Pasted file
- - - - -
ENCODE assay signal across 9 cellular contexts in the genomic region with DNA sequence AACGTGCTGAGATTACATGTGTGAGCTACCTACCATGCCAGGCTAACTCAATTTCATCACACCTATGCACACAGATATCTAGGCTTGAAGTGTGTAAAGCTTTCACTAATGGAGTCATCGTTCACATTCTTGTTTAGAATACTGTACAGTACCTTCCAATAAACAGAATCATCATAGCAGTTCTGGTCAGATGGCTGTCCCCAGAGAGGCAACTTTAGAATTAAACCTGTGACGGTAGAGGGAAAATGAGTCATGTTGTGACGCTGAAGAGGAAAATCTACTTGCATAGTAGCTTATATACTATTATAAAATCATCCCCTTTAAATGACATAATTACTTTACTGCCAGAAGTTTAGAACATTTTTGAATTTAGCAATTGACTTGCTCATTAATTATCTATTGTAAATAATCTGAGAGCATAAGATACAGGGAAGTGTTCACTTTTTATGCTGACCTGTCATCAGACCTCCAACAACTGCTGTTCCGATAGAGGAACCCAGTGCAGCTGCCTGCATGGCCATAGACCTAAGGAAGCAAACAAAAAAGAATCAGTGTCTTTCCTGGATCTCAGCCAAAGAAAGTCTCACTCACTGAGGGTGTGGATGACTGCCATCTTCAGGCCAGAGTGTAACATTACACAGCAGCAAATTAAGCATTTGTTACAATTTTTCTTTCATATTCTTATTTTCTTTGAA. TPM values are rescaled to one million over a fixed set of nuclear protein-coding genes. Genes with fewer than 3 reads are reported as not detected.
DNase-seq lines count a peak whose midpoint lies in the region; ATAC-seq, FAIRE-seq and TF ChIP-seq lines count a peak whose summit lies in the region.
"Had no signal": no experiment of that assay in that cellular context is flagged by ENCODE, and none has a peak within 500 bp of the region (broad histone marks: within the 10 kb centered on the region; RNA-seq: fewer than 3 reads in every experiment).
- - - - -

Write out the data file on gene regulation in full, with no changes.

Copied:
ENCODE assay signal across 9 cellular contexts in the genomic region with DNA sequence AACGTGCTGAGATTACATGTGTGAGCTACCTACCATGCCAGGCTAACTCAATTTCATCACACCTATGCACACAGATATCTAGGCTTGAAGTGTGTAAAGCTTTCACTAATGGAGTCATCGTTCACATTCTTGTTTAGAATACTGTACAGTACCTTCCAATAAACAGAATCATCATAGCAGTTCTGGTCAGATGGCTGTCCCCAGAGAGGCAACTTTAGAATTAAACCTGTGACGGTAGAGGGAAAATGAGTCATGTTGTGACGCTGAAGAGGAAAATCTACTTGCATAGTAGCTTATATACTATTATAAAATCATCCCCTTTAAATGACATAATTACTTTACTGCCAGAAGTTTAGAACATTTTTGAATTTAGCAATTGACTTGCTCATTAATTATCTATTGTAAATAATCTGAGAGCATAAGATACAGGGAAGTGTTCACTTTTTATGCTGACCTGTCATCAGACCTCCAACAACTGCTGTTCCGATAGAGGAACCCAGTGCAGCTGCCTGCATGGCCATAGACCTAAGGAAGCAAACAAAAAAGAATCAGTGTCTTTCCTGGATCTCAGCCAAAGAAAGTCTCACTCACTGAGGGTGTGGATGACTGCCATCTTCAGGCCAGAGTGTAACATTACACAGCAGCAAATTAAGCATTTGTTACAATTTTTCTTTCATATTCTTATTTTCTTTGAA. TPM values are rescaled to one million over a fixed set of nuclear protein-coding genes. Genes with fewer than 3 reads are reported as not detected.
DNase-seq lines count a peak whose midpoint lies in the region; ATAC-seq, FAIRE-seq and TF ChIP-seq lines count a peak whose summit lies in the region.
"Had no signal": no experiment of that assay in that cellular context is flagged by ENCODE, and none has a peak within 500 bp of the region (broad histone marks: within the 10 kb centered on the region; RNA-seq: fewer than 3 reads in every experiment).